When Comic Books Fail as a Model
I am faster than most people, actually a lot faster. Due to genetics, some experiences, and a strong situational awareness, I react a long time before most people. Quick trigger adrenaline, coordination, awareness, and a decisive mindset is a combination that allows me to often solve problems before some people know they exist. This also means that malicious little twerps who know me can send me off on wild goose chases quite easily, and throughout my life they have. If there is a real situation, not one invented to satisfy the vacuous needs of the sick and shallow, I am a great person to have around, though.
Richard Clarke's recent media splash returned attention to the events of 9/11. At one of the sites I am discussing events, the first ten minutes after President Bush was notified
was brought up as an example of why he should not be the leader of the free world. A few minutes after the second tower got hit, Chief of Staff Andy Card walks discreetly over to Bush as he is listening to children read stories, and whispers in his ear the news that the nation is under attack. An expression passes Bush's face then he returns his attention to the children for the next ten minutes. There is great dissatisfaction on the part of some for the President's lack of immediate, decisive, and worthwhile action.
As I explained earlier, I am decisive action guy, but I have no clear recollection about the first ten minutes after I heard about 9/11. Later that morning I made it to the Red Cross to donate blood, and after that I got in to work. I think I even got a shower that day. I know I called my parents after seriously considering the impact this would have on my father's weak heart. I remember that I found out about it while listening to the radio, and then I turned on the TV. I remember holding on to my wife, Abigail. Those first ten minutes were a blur, though. There was no decisive action I could take.
Some argue that the President of the United States should have been acting decisively from the moment he got the news. As the veteran of a thousand prank emergencies, I disagree. As the executive in control of hundreds of thousands of national security professionals, the correct thing to do was to let them do their jobs. Ten minutes after the event, ten hours after the event, and two and a half years after the event, the details were still being filled in. If there had been an imminent threat to the President's life or the school he was in, the Secret Service would have unceremoniously bundled him out of the room and whisked him away to Air Force One. There was not an imminent threat to the President. There was not an imminent threat that anybody within four links on the Chain of Command to the Commander in Chief was in any position to deal with. The duty officer at NORAD, CONARC, and possibly SACLANT NATO should have been up and hopping and I have no doubt they were. There is nothing any President could have done or told them to improve their performance of their duties during the actual crisis hours.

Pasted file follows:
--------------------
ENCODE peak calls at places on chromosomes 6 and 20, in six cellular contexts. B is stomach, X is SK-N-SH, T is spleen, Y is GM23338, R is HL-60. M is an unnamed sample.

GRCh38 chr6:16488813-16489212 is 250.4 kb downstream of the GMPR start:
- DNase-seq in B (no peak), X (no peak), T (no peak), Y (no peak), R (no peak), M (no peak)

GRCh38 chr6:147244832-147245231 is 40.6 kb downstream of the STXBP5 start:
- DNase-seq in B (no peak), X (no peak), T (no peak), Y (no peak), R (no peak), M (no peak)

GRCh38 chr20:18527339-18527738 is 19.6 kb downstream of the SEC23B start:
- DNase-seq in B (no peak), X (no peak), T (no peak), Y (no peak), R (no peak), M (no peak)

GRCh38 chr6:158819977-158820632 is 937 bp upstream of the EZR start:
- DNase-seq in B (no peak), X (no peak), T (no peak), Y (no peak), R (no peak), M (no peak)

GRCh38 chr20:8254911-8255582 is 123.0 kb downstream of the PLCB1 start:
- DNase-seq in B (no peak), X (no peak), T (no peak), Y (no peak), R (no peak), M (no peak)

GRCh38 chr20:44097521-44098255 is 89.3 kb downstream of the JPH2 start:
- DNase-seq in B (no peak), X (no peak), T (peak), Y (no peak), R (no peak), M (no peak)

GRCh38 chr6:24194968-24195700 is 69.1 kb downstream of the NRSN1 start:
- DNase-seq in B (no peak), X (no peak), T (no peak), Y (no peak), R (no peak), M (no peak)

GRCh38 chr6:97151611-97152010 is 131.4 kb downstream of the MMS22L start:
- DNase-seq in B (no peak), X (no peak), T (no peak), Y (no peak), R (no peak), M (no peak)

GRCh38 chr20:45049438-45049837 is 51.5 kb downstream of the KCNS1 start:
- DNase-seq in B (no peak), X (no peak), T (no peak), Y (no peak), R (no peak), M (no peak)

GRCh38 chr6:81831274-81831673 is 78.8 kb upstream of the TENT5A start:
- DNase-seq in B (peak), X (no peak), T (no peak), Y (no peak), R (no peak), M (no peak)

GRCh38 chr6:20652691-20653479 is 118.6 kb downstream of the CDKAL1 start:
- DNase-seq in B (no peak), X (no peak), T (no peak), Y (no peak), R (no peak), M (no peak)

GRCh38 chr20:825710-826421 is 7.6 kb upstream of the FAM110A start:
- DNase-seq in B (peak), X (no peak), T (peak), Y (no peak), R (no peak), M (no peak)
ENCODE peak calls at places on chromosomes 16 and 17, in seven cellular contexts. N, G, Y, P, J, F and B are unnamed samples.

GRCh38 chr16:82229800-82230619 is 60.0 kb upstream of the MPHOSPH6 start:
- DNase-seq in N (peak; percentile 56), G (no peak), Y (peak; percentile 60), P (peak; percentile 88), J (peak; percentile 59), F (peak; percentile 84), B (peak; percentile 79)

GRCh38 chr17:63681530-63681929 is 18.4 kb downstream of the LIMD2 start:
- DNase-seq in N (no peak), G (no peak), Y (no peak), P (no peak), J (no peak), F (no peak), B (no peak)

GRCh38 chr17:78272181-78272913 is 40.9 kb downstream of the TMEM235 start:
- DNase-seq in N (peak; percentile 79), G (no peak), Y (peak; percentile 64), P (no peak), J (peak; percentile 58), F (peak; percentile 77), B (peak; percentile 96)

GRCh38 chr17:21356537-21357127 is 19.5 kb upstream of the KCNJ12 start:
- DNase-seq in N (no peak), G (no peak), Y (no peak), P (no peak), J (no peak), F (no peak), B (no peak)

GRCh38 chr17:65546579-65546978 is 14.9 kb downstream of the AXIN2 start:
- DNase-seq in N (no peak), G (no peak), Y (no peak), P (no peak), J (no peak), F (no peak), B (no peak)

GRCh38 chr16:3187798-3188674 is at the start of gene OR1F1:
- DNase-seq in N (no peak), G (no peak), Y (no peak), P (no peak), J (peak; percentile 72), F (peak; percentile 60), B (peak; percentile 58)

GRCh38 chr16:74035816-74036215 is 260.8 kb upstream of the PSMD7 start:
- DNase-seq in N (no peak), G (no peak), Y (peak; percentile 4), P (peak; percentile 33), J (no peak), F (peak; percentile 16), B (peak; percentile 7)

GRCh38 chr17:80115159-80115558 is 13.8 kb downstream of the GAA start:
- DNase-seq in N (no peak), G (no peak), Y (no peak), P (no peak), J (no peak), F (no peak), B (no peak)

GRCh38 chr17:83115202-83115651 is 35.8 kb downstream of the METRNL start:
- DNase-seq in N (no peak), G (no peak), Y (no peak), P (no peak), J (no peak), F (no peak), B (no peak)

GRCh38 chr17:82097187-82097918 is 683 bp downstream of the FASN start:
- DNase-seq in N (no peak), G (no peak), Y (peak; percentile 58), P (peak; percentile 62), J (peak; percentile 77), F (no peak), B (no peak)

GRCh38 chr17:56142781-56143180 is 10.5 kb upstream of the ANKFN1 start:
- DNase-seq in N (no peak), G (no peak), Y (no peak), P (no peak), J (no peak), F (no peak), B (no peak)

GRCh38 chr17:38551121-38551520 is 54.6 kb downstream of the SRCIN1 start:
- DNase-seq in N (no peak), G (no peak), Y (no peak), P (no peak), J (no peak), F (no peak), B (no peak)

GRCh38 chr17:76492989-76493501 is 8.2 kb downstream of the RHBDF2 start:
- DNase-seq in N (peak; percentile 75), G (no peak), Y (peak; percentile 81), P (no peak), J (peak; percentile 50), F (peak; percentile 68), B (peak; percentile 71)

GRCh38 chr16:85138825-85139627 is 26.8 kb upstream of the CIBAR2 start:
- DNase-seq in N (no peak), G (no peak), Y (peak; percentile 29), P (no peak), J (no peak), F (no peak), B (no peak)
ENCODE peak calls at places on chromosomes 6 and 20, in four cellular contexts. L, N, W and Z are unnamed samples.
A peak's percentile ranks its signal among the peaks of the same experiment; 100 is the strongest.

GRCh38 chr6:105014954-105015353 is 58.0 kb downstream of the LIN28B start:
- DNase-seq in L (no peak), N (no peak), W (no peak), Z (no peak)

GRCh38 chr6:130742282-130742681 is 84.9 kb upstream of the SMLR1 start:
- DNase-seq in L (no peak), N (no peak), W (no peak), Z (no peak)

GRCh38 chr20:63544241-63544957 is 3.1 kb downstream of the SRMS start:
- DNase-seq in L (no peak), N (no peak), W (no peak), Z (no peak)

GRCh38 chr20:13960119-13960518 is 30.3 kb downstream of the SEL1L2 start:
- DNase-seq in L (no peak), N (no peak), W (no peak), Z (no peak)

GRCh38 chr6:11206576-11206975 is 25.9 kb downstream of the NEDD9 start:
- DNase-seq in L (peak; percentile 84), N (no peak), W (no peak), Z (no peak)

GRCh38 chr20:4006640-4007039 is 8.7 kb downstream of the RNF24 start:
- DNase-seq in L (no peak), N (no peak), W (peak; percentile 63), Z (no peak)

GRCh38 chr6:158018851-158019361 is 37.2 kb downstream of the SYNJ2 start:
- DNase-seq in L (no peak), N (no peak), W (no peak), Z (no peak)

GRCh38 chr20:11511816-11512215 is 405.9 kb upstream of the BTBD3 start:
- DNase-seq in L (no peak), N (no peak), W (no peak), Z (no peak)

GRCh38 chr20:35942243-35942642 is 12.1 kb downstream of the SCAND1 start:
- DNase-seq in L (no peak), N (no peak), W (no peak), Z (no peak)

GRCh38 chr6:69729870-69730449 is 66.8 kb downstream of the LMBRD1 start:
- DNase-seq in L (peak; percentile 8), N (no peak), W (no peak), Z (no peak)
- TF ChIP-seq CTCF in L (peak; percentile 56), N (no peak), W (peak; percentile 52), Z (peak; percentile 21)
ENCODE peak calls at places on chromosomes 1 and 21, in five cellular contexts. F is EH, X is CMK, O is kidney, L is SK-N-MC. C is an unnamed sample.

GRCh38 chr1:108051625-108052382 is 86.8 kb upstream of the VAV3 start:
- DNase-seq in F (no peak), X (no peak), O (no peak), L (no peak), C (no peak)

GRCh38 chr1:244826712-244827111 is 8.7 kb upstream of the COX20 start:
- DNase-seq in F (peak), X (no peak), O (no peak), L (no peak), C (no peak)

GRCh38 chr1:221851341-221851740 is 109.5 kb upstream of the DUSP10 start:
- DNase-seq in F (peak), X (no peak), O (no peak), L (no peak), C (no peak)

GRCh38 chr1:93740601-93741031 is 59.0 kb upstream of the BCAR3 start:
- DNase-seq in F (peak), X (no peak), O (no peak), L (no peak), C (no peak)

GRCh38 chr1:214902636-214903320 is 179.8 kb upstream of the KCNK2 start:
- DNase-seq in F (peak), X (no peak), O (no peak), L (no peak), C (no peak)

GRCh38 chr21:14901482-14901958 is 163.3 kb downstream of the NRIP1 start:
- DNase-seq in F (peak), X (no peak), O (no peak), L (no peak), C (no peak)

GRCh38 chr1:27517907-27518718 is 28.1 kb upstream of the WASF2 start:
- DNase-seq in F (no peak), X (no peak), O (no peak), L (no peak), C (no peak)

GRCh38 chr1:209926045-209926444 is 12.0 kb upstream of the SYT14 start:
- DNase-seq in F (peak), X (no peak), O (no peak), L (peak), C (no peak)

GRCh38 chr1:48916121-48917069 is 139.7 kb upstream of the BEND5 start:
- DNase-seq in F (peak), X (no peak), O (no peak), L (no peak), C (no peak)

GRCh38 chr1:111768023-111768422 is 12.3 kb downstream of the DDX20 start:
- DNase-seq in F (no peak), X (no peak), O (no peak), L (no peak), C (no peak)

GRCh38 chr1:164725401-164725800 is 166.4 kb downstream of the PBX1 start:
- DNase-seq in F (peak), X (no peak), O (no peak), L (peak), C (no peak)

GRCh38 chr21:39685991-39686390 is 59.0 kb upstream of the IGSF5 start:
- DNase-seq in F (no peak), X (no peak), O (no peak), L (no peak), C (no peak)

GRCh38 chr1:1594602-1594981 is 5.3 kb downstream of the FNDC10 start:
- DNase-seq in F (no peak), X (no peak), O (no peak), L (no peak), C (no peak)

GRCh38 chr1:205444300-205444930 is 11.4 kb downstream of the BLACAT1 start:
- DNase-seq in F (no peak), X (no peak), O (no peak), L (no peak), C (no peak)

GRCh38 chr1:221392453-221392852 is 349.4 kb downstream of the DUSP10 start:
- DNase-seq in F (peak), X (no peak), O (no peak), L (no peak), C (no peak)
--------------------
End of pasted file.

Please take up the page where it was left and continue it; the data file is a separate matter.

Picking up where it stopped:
For a lot of people, though, that is entirely beside the point. What many people needed and still need is for the President to have stood up, have a plan of action spring from his brow fully formed, and then teleport the remaining terrorists to The Hague for crimes against humanity after catching them in the act with X-ray vision. What a lot of people will not forgive George W. Bush for is the crime of being merely human when the situation clearly called for a comic book hero.
The only model many people have for dealing with situations as catastrophic as the reality of 9/11 is comic books. Rather than deal with the real capabilities of our national security system, and the limitations of information management and classified document control, many people succumb to the temptation of a fantasy world. What a lot of people needed for President Bush to do is to make the problem and the fear go away, and they won't forgive him for not doing so. The reality does not matter to them; he didn't fulfill their need on that day.
Since 9/11, the Bush administration has done more for the world than any superhero. Two of the worst dictatorships in the world have been overthrown and their territory denied as a safe haven for terrorists. Terrorists are still attacking US personnel, but they are now doing so on ground of our choosing against armed opponents. (The recent shift of targets from US troops to civilian targets in Iraq is largely due to the terrorist's quest for helpless targets.) This was done at a cost in lives and treasure substantially less than any war in our nation's history.
The problem remains that on 9/11, George W. Bush was helpless, just like the rest of us. The people who hate him, for the sick and shallow joy of hate, love to point out the moment of helpless humanity that George W. Bush experienced that day. It must make them feel superior to see that look of incomprehension on his face, repeated endlessly on video capture. It must help them ignore the tremendous developments that followed, as long as they can see Bush at the most vulnerable moment of his life. That is why they keep pointing to that moment and keep telling us to use the superhero model for comparison, long after that model has paled in comparison to real events. This year we need to put away the comic books and choose a leader. I am going to use a real template and ignore the fake alarms.